When making split pea soup, I use all of these same ingredients, but really try to use bacon if possible. At our local market, they sell bacon ends and pieces. These are really useful if you don’t want to use a ham hock. I like to render out the bacon fat to sauté my onions with. Then, when the soup is almost done, I throw in my bacon pieces and serve it with a little bit of crème fraiche on top.

I was actually just reading that cultured cream on top of beans, lentils and split peas help you to process their nutrients more efficiently. How rad is that? Plus, it gives your soup an extra creamy layer. What’s not to like!?

So, if you ever have any questions, feel free to comment! I’m a nerd about this stuff, so I’d love to be useful about it.

Happy cookin’ and bon appétit!

Monday, May 16, 2011

the poboy [a way of life]

“The Poboy is NOT a sandwich – it’s a way of life!” says Steve Zahn’s character in the HBO series, “Treme”. A series that I’ve grown to love and appreciate not only as a testament to New Orleans, but to the people who pressed on and continue to reclaim their city to this day. They are fighters for their way of life – music, people and food. Oh good God, the food. I may or may not have written about Poboys before and if I have, I must not have done them justice.

And like the statement above, a Poboy isn’t just a sandwich compared to the likes of a hoagie or sub – but a beacon of hope to the traditions of New Orleans and my Beloved Deep South. Everybody has their favorite and everybody has a place that does it just right. Once you get out of the Deep South and Louisiana, it becomes harder and harder to find a good Poboy. For one thing, it’s the bread!

It’s not French bread nor is it anywhere close to what they serve at sub joints. Poboy bread is painfully unique. I say painfully because what makes a good juicy Poboy is this elastic, airy, buttery goodness. It’s nearly impossible to find a recipe on the internet because it is such a widely kept secret for so many family run businesses. Don’t let this discourage you from building your own Poboy though – just sayin’, when you’ve eaten a Poboy out of New Orleans, there’s no turning back.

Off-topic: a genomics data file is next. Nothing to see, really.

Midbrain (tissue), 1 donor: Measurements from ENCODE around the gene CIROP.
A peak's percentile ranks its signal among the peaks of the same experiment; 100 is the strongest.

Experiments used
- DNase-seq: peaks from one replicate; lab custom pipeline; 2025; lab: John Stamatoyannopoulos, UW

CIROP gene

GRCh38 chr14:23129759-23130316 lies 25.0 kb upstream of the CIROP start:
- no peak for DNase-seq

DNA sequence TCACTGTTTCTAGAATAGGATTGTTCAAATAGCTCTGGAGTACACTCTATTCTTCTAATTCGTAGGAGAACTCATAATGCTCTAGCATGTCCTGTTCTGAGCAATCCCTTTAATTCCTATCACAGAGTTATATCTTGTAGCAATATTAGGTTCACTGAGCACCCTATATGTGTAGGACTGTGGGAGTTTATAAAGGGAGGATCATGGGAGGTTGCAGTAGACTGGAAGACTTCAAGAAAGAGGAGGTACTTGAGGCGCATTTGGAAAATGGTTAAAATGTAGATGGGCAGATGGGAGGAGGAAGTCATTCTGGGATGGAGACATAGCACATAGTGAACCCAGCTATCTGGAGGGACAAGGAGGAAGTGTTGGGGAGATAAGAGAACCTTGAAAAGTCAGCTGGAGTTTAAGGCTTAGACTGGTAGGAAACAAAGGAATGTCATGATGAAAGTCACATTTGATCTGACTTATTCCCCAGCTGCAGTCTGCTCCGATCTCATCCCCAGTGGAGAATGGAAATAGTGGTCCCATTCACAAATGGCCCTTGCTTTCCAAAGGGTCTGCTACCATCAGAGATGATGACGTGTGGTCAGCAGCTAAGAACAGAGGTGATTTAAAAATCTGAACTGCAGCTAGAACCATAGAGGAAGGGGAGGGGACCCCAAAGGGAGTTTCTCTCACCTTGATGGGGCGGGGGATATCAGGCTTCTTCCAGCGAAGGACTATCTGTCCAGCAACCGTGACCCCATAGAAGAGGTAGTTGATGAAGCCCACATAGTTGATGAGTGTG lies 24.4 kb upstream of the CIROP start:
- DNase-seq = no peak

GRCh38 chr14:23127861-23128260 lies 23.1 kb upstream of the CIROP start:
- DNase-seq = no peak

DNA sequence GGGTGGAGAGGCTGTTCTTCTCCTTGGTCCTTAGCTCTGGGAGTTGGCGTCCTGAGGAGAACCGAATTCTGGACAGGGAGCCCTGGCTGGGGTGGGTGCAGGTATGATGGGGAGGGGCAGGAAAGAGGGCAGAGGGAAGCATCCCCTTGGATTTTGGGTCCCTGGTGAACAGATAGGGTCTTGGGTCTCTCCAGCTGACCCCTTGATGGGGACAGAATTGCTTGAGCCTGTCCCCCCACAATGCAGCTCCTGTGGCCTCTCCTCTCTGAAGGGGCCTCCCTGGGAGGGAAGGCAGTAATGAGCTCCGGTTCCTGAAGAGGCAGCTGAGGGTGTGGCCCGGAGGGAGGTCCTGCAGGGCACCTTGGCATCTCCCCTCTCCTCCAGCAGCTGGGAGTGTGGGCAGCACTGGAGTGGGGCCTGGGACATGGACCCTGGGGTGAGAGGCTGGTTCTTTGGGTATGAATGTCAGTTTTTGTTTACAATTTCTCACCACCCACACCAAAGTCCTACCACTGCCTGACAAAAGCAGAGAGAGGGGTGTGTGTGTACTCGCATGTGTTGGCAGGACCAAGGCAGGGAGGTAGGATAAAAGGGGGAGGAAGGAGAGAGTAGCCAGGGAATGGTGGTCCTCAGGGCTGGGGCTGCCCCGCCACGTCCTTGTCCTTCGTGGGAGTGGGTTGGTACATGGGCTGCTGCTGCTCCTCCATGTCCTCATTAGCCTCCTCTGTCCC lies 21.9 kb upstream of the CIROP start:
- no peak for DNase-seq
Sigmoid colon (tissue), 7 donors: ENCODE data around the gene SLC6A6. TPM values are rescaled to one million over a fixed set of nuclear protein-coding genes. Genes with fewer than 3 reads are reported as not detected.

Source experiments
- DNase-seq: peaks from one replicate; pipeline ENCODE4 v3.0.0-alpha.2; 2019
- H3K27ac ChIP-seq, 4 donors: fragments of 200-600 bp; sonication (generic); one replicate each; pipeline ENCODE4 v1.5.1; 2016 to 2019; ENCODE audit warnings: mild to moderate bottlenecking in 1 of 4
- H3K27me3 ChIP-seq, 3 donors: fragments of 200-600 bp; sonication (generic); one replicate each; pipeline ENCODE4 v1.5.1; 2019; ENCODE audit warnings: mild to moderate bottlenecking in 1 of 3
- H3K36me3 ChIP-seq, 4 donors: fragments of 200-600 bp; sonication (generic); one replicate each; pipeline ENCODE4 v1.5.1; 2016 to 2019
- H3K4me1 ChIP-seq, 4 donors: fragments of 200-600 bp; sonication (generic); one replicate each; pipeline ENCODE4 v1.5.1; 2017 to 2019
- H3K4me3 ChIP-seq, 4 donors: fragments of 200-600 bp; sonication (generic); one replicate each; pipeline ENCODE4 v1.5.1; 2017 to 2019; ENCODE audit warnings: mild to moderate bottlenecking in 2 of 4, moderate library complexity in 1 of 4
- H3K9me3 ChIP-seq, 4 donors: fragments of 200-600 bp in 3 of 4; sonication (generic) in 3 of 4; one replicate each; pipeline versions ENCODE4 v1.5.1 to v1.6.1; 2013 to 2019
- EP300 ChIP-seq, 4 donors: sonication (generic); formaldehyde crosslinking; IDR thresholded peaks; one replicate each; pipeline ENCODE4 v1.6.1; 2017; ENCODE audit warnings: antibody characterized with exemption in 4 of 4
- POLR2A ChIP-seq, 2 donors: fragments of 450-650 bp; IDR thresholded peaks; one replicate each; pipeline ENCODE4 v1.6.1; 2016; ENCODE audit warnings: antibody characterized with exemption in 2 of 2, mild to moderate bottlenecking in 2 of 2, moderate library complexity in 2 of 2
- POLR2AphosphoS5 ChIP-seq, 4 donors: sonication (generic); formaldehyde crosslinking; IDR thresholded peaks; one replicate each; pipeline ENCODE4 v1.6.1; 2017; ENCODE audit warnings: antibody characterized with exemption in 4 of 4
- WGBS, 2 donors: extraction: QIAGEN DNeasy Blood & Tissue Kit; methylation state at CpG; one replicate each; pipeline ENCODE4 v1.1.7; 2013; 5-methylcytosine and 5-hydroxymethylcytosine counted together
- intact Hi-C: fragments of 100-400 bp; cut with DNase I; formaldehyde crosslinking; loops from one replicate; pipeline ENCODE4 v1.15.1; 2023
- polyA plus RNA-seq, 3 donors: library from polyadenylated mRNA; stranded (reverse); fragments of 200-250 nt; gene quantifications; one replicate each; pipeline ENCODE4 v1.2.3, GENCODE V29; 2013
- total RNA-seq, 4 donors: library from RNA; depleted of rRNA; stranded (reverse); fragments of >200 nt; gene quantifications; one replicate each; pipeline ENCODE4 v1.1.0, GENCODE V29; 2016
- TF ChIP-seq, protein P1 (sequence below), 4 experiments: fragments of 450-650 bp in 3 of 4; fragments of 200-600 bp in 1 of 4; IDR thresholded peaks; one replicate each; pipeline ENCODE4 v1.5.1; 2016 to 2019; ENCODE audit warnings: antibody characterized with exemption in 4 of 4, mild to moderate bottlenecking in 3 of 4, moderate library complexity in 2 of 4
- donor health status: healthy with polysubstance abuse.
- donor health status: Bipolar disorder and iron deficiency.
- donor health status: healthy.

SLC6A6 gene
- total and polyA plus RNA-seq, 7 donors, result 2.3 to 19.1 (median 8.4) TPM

Historically, a Poboy was a way to stretch out your meager groceries. After all, bread is carbs and filler and we can’t deny that most things between it taste pretty damn good. One would simply pile leftovers in between two pieces of bread and feel the angels ascend from Heaven. Okay, it’s not that dramatic.

One of my favorite Poboy joints is located in Picayune, MS. -- my hometown, where Jesus is Lord, according to the big blue sign off the North exit. Most of the women in my family go for their roast beef Poboy. It’s the kind that drips down your elbows as you watch your bottom slice of bread surrender to the salty brown gravy. Here, I prefer the fried shrimp – or fried anything, really. Soft shelled crab, catfish and my mom’s favorite, French fries! That’s right – the French fry Poboy (smothered in gravy)!

We are lucky to live close to a New Orleans style restaurant up here in North Portland called, “Eat: Oyster Bar”. They serve some dang good Poboys. In fact, I have a hard time ordering anything else here besides their debris Poboy. It’s basically a roast beef poboy with the usual fixins of lettuce/cabbage/slaw, tomato slices and either mayonnaise or some form of Creole concoction that brings it ‘over the top’ good.

Those who know… know. Those who have yet to fill their bellies with this beautiful creation of a sandwich, I hope can meet their rightful duties as citizens of this world. And like I said before, it has always been more than a sandwich. It’s about cold Abita and Zapps chips on the side or the sounds of those familiar streets, with those familiar smells. Like the smell of cut grass or the beach; it has the ability to take us back and fill us up.

And when we’re filled up, we’ll talk about what else we’re going to eat. Food and culture go hand and hand, and I’m thankful to have been born into southern food ways. There’s nothin’ like the hospitality that food brings. So if you’re there, do me a favor and remember these words when the gravy drips down to your elbows – the Poboy is NOT a sandwich – it’s a way of life.